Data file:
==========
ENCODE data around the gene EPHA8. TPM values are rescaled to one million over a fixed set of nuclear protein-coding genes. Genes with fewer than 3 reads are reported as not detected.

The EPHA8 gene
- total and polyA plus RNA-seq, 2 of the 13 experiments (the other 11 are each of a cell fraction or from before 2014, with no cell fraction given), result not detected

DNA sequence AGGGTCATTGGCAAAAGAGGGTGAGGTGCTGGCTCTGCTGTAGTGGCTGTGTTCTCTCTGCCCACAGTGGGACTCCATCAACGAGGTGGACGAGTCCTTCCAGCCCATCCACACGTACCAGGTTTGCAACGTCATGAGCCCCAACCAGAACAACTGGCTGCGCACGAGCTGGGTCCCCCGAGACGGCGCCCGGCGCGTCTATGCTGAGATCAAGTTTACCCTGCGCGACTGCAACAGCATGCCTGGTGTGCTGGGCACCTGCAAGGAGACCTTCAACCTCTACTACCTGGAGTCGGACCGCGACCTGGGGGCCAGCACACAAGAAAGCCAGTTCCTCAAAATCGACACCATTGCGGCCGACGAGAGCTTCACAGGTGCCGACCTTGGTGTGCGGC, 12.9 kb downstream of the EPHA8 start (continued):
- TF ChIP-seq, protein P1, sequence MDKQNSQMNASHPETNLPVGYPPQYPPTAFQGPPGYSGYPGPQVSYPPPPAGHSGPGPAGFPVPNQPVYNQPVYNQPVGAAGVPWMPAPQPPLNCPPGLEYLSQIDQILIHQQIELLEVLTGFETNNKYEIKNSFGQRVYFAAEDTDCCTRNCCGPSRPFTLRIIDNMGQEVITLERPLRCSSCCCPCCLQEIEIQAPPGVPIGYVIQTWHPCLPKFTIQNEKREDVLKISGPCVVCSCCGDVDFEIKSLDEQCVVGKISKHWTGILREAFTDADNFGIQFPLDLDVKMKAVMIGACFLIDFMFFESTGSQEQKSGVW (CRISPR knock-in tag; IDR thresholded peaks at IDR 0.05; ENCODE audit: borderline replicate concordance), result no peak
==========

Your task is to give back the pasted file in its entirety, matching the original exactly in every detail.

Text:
ENCODE data around the gene EPHA8. TPM values are rescaled to one million over a fixed set of nuclear protein-coding genes. Genes with fewer than 3 reads are reported as not detected.

The EPHA8 gene
- total and polyA plus RNA-seq, 2 of the 13 experiments (the other 11 are each of a cell fraction or from before 2014, with no cell fraction given), result not detected

DNA sequence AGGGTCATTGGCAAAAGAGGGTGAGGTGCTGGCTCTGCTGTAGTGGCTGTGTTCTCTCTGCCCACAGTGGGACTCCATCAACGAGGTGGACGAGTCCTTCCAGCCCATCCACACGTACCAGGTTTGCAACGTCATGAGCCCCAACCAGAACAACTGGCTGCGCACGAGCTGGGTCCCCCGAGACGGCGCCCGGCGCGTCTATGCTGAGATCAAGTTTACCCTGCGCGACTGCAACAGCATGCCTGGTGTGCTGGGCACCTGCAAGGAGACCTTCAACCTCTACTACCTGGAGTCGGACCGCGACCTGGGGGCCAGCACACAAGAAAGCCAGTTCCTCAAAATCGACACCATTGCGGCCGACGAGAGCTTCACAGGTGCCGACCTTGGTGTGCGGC, 12.9 kb downstream of the EPHA8 start (continued):
- TF ChIP-seq, protein P1, sequence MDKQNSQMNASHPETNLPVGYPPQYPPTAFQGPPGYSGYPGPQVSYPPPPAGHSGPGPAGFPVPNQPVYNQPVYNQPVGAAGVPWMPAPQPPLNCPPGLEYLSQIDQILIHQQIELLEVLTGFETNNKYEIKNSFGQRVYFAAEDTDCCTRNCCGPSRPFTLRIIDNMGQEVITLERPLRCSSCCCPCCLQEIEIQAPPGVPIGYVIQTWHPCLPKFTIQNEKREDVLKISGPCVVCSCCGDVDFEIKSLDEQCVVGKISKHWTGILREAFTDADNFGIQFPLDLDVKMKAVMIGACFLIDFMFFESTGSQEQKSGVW (CRISPR knock-in tag; IDR thresholded peaks at IDR 0.05; ENCODE audit: borderline replicate concordance), result no peak